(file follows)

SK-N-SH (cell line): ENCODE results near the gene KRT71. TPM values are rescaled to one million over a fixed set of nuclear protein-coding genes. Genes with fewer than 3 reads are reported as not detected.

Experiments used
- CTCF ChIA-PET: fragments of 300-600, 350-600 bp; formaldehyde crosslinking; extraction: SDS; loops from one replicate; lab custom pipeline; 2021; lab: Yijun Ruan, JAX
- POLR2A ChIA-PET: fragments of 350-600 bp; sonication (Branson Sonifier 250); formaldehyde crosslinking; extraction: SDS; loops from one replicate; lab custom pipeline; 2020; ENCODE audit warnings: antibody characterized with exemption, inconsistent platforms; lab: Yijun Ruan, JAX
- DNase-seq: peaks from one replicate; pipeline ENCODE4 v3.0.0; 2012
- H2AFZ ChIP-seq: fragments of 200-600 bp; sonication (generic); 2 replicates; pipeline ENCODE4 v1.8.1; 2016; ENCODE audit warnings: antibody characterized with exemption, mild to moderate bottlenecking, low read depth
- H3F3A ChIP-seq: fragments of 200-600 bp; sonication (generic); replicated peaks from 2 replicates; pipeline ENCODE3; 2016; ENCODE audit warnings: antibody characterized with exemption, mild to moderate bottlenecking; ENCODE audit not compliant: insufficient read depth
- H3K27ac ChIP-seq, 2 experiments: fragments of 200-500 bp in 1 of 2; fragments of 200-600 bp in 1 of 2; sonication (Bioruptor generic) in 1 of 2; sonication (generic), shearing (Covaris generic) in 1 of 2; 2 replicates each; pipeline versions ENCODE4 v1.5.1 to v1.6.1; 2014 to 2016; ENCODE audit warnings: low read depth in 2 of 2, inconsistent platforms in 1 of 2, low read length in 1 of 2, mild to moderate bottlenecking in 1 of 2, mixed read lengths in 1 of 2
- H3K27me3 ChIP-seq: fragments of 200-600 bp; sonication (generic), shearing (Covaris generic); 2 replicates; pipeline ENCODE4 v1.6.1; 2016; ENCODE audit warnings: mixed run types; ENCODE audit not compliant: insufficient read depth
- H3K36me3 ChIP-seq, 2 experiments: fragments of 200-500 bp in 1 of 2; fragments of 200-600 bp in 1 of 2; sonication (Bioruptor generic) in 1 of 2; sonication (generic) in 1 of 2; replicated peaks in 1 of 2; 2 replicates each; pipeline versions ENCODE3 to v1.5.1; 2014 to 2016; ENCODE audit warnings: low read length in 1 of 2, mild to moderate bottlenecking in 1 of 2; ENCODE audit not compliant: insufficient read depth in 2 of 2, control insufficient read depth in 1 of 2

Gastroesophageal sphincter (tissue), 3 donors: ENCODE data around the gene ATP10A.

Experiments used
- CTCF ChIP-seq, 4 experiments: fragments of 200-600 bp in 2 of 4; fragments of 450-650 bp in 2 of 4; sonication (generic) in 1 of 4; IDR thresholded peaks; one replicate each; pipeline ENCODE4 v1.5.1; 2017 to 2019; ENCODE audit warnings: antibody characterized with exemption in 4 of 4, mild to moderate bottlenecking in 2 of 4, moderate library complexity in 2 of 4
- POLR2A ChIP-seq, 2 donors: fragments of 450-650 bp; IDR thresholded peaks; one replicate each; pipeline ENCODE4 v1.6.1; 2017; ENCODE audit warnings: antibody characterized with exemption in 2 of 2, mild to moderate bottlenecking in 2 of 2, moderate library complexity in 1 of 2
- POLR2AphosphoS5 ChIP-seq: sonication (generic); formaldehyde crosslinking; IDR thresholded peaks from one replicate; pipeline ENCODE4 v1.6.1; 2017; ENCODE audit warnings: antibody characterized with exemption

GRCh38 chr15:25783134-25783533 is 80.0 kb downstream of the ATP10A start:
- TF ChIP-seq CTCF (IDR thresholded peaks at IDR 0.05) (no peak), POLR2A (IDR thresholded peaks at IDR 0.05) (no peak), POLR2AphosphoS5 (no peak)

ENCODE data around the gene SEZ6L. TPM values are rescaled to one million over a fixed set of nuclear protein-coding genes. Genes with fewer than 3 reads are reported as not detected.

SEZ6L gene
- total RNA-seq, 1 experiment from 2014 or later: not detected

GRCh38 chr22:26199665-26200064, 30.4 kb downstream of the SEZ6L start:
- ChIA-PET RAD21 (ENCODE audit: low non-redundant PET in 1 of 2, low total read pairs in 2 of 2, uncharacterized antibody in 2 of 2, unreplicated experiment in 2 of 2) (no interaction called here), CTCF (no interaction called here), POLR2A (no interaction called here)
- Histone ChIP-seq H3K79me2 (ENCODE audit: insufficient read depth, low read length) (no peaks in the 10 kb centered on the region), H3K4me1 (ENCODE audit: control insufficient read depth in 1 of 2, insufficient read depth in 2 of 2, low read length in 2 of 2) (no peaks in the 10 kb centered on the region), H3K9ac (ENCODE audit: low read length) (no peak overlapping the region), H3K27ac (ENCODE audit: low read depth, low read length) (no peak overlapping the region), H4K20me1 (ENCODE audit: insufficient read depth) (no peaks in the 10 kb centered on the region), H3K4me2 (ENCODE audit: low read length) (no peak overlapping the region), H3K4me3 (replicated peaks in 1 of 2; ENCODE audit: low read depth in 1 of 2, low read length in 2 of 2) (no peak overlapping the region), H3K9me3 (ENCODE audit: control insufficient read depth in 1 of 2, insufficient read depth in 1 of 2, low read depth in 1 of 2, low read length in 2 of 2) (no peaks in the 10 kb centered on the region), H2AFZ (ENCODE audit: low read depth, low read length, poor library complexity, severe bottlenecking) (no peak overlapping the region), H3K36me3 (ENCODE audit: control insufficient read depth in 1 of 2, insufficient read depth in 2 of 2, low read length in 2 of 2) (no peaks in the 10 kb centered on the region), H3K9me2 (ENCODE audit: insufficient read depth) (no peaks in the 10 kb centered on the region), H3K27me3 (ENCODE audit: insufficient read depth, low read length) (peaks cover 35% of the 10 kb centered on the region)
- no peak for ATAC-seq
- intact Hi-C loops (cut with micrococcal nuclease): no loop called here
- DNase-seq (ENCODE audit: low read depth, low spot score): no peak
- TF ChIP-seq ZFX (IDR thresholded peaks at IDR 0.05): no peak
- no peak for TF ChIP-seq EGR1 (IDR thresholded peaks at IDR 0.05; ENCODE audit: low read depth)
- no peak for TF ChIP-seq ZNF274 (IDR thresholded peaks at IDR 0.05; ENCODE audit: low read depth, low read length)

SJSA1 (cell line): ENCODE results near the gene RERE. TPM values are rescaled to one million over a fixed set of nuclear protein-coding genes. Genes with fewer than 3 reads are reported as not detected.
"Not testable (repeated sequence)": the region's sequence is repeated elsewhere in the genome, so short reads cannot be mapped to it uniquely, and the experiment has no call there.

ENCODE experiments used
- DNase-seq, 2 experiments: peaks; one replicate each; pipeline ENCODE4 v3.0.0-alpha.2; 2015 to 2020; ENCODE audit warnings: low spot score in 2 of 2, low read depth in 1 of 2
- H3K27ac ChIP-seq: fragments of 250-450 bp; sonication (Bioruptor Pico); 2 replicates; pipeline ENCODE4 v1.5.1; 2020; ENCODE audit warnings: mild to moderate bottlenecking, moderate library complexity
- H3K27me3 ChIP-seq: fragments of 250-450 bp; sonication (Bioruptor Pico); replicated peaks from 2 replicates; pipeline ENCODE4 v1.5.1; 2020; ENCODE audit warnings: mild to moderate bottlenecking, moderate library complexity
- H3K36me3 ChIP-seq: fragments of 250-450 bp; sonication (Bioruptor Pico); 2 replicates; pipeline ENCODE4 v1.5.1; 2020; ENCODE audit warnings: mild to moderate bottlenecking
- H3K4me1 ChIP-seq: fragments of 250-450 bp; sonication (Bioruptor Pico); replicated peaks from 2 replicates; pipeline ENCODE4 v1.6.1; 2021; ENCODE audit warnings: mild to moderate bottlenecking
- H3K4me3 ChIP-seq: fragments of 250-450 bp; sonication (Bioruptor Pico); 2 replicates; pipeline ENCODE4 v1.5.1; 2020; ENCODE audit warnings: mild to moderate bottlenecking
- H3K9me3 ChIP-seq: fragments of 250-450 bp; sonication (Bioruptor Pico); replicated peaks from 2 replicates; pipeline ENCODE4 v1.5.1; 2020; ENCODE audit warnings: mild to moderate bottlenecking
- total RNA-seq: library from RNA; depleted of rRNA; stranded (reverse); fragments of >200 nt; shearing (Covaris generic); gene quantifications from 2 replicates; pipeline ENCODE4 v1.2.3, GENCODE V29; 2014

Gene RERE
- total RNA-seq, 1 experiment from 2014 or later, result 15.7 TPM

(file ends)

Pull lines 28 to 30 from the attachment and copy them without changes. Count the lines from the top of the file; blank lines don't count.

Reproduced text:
- no peak for TF ChIP-seq EGR1 (IDR thresholded peaks at IDR 0.05; ENCODE audit: low read depth)
- no peak for TF ChIP-seq ZNF274 (IDR thresholded peaks at IDR 0.05; ENCODE audit: low read depth, low read length)

SJSA1 (cell line): ENCODE results near the gene RERE. TPM values are rescaled to one million over a fixed set of nuclear protein-coding genes. Genes with fewer than 3 reads are reported as not detected.